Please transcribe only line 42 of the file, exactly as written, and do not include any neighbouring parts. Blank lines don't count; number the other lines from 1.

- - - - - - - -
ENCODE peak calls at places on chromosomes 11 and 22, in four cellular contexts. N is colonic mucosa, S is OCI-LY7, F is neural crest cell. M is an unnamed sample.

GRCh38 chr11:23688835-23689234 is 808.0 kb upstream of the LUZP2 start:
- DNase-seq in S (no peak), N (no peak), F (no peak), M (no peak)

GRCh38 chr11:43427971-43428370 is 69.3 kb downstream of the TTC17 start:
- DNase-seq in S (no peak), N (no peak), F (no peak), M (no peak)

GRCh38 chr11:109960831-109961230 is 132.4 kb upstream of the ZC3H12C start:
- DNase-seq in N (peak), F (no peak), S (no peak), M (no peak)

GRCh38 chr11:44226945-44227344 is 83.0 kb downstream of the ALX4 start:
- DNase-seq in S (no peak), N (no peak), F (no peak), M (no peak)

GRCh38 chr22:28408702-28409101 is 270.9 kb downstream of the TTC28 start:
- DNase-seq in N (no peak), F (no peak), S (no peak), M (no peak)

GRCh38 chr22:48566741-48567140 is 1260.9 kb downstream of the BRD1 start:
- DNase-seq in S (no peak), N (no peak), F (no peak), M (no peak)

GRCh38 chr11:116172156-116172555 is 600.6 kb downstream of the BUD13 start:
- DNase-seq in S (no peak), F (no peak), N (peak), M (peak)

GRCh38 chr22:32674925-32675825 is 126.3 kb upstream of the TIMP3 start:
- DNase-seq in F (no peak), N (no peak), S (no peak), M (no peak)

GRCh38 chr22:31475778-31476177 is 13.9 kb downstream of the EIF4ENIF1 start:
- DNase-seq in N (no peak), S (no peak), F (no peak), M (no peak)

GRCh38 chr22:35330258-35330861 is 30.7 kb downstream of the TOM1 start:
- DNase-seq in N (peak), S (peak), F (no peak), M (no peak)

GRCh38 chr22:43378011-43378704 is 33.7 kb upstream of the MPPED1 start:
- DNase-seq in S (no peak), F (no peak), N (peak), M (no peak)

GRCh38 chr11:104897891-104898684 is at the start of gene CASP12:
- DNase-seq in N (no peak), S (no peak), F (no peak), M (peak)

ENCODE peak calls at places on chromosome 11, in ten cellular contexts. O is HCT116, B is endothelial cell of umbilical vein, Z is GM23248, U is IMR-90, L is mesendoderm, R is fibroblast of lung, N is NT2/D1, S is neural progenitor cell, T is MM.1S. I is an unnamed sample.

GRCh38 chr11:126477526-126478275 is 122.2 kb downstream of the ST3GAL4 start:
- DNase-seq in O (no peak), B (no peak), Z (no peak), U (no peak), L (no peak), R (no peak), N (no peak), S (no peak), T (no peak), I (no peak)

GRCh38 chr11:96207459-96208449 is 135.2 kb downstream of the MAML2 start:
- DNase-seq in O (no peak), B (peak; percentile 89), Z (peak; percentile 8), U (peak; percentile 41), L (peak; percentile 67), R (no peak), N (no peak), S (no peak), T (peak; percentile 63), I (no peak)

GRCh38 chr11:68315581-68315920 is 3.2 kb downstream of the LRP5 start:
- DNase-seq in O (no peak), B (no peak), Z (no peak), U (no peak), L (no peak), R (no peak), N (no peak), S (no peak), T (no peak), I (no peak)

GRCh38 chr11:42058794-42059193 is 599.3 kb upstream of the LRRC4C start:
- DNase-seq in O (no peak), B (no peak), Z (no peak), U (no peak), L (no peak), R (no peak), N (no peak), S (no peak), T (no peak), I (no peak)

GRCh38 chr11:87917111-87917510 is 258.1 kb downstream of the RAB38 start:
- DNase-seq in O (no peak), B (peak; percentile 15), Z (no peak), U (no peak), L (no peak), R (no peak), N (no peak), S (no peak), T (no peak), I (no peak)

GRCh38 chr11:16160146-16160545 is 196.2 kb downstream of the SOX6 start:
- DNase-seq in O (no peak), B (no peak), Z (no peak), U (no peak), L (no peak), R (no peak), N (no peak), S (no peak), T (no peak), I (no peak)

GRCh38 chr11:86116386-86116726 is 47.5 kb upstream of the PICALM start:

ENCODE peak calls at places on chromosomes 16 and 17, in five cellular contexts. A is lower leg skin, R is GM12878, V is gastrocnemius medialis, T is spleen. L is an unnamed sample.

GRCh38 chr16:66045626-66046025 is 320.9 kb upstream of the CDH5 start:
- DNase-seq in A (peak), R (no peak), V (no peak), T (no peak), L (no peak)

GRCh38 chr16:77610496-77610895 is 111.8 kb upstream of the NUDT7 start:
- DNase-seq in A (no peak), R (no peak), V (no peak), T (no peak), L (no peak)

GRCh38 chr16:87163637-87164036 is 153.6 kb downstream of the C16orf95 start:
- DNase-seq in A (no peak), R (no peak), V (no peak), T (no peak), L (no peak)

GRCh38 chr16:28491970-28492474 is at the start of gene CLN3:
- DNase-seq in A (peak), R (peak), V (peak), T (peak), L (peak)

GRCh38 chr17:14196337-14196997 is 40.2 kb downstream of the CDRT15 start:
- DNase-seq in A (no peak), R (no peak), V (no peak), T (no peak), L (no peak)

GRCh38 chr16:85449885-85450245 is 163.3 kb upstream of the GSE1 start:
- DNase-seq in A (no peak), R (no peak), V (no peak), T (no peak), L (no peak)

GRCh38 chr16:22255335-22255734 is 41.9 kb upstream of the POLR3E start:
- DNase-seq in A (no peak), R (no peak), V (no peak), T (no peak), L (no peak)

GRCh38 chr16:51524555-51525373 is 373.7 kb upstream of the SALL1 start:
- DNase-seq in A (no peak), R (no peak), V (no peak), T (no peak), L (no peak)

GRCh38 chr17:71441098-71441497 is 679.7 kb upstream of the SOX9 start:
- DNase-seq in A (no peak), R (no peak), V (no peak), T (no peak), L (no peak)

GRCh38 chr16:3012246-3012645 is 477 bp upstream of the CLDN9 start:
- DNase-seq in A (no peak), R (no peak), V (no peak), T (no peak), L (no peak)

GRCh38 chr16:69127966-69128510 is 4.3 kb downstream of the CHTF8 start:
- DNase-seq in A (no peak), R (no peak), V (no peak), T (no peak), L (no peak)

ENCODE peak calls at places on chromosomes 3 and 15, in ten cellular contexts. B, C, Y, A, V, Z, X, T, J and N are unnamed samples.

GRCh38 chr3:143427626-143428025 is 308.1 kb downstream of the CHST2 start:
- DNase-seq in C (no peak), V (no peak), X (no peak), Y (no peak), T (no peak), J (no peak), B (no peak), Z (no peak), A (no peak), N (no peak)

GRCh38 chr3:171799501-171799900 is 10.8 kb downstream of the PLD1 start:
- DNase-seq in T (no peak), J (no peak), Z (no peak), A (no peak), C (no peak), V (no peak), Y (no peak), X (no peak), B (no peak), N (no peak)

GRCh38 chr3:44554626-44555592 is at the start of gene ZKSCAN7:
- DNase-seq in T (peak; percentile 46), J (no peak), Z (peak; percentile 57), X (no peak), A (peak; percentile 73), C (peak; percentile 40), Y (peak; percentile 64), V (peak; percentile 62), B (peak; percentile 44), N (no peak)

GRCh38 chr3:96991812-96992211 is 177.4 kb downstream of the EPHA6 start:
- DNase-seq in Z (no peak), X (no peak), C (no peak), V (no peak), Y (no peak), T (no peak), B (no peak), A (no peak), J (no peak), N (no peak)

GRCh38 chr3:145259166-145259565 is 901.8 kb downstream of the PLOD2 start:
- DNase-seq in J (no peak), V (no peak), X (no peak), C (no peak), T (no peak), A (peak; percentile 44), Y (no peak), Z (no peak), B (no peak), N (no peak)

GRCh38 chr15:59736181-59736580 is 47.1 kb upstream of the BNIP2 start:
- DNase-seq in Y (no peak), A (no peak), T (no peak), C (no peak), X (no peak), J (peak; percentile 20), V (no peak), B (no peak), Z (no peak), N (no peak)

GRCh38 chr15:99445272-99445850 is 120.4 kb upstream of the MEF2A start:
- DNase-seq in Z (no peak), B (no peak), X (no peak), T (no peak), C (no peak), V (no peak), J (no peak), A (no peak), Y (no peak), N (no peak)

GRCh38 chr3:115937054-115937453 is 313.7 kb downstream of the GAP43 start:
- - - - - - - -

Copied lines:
- DNase-seq in A (peak), R (no peak), V (no peak), T (no peak), L (no peak)